Today we have a quick discussion on rendering PDF pages with the Adobe PDF Library C/C++ interface and working with transparency. Read on if you’re familiar with the Adobe PDF Library and are interested in how to draw pages over existing graphics or want to maintain alpha channel information when rendering PDF pages.
The Adobe PDF Library from Datalogics provides support both for rendering PDF pages over top of existing graphic overlays, and supplies alpha channel information for rendered PDF files. Rendering PDF pages is typically done into a byte array supplied to the page rendering APIs (PDPageDrawContentsToMemory or PDPageDrawContentsToMemoryWithParams). Most often, callers are not concerned with preserving transparency information and wish for an opaque white page background. This is easily accomplished by adding the kPDPageDoLazyErase option to the drawing flags (drawFlags) supplied to the rendering call. This option causes the PDF Library to draw a white rectangle in the size of the PDF page’s media box (or the size of the area to draw, whichever is smaller) into the raster byte array as its first element, before drawing any PDF markings. This results in a PDF page rendered over an opaque white background and erases any data that was existing in the raster byte array. The resulting display is what Adobe Reader or Acrobat displays by default when viewing PDF files when the transparency grid is off.
However, in some cases you may want to render a PDF page on top of a pre-existing graphic – for example, to simulate the transparency grid view in Adobe Reader/Acrobat. Because the PDF Library does not disturb or change pixels in the imaging byte array, you can pre-initialize the byte array with existing graphical content in the colorspace and format that you are rendering the PDF page to (24-bit packed RGB for a PDF rendered to DeviceRGB, as an example) and use the page rendering APIs to render into the raster byte array. Here, you would make sure not to specify the kPDPageDoLazyErase flag; because you want to maintain the pixels in the raster byte buffer that are not marked on the PDF page, the page should not be overlaid with an opaque background before the PDF is rendered. As long as the kPDPageDoLazyErase flag is not specified, only the pixels that represent areas marked in the PDF page will be changed.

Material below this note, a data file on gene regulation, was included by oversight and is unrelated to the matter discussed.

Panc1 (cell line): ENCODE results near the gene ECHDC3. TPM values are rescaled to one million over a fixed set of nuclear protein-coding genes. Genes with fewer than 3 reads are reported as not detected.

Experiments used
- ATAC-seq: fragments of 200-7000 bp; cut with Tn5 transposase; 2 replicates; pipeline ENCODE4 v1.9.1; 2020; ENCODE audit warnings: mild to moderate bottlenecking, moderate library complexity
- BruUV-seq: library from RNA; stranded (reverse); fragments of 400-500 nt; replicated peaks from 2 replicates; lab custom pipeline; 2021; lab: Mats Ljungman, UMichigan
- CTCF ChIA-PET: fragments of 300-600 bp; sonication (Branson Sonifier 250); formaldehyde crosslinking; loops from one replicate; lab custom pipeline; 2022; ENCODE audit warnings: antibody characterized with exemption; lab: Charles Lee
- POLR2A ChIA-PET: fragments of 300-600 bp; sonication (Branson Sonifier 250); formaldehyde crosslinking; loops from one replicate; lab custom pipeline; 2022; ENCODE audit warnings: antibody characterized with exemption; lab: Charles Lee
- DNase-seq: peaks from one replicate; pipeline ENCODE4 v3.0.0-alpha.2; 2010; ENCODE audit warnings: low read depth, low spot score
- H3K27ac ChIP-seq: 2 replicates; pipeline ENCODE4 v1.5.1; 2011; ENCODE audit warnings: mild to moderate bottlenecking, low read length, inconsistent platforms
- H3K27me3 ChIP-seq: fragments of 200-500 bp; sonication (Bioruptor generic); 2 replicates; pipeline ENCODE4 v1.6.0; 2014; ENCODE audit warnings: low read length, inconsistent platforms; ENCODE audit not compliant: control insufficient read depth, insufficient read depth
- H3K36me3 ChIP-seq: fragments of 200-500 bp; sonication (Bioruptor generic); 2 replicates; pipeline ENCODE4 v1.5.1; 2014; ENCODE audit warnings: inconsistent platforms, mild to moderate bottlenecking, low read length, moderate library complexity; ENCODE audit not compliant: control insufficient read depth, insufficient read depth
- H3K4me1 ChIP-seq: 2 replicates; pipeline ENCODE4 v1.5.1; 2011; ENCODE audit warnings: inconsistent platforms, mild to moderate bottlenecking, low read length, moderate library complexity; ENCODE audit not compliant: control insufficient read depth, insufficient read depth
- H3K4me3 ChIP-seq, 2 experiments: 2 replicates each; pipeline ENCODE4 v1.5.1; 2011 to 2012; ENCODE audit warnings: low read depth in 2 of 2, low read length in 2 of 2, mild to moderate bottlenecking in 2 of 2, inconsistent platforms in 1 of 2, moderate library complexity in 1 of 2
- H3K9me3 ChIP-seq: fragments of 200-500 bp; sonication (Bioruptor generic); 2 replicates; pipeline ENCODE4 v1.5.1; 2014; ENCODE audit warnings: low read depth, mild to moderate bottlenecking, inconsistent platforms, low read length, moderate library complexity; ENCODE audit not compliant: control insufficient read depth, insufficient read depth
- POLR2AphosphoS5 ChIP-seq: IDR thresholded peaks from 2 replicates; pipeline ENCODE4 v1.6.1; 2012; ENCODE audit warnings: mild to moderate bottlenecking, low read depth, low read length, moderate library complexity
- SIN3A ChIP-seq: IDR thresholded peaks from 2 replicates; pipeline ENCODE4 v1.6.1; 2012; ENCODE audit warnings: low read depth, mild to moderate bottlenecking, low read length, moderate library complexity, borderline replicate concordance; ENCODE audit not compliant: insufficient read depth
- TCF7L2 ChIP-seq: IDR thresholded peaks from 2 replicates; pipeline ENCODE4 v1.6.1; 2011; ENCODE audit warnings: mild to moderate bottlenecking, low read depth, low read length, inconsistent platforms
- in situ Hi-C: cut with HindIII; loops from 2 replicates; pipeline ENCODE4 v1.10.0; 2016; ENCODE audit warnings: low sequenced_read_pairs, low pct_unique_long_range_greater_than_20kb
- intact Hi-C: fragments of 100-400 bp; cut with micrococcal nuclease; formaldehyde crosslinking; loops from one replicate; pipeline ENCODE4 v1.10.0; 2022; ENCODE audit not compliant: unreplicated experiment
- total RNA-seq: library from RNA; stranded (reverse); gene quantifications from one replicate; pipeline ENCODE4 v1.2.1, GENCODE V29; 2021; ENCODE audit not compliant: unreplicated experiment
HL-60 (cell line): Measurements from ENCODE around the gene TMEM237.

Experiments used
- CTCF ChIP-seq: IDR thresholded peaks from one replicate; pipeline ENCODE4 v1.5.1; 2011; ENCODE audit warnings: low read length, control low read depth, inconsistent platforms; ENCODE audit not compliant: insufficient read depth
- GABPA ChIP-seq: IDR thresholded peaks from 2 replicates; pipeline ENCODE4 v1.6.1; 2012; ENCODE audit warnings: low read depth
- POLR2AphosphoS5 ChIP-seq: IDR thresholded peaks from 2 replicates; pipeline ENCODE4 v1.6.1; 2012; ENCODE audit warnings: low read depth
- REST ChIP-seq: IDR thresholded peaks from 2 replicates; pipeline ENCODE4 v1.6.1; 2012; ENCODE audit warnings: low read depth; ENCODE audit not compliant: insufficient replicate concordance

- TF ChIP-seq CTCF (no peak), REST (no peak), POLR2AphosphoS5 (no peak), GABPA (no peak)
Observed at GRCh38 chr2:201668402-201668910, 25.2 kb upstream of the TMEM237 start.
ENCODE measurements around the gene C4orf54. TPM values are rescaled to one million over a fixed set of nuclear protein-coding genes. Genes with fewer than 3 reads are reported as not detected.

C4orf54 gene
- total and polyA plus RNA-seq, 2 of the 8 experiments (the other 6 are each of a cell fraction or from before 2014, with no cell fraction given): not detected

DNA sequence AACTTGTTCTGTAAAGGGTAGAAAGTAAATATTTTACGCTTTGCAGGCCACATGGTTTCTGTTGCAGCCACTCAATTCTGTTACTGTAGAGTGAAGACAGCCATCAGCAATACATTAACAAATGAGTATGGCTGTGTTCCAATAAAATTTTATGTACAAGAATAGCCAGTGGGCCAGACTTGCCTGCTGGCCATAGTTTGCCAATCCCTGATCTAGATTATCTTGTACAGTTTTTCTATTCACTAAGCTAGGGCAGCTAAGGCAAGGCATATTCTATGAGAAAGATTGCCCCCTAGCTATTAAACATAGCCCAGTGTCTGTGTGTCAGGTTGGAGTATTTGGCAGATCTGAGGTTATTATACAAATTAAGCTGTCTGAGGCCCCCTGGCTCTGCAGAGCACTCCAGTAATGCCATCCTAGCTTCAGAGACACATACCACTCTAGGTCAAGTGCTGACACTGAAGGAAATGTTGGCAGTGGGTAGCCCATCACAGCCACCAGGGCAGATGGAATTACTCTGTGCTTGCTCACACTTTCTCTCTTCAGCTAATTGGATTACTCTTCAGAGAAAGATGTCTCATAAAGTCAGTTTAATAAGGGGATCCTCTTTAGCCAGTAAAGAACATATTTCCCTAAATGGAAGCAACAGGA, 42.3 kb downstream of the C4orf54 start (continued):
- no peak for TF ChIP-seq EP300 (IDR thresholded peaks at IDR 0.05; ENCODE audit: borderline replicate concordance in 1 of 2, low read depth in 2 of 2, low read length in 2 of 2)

The above maintains unmarked areas on the PDF page but does not show the full support for alpha channel (opacity) information in the Datalogics release of the Adobe PDF Library [note that the following applies only to the Datalogics release of the Adobe PDF Library]. Datalogics enhances the PDF Library to support rendering to RGBA (RGB + alpha) pixel format with full 8-bit alpha channel support by adding a virtual colorspace, “DeviceRGBA”, to the set of colorspaces allowed as rendering targets. The above discussion of the kPDPageDoLazyErase draw flag remains valid: specifying this drawing option tells the PDF Library to overlay the contents of the raster byte buffer with an opaque white rectangle, in the size of the PDF page’s media box or the size of the area to draw, before drawing any of the PDF page. This results in a PDF page with an alpha channel that is entirely opaque – because the background white fill is opaque.
When the kPDPageDoLazyErase flag is not set, and the DeviceRGBA colorspace is specified, the PDF Library will additively composite opacity channel information with the information existing in the alpha channel of the supplied raster byte array. In the case where you simply are interested in the PDF page’s content and do not have a background image to use as an underlay, you therefore initialize the alpha channel bytes to 0x00 (fully transparent). The PDF Library will not change the value of the alpha channel bytes for pixels that are unmarked by the PDF page, and these remain fully transparent in the resulting raster. The RGB bytes can be initialized to any value since they are fully transparent; we recommend white (0xFF 0xFF 0xFF) but any value can be used. For cases where you’d like to draw over a background, the PDF Library will composite marked pixels in an additive manner towards opaque white for areas in the PDF page that are not fully opaque. Of course, areas in the PDF page that are fully opaque – and those marked in a colorspace not containing transparency information – will be marked in the raster byte array as fully opaque and will overwrite any RGBA value previously existing in the raster byte array.
We hope you’ve found this brief discussion helpful. Happy imaging!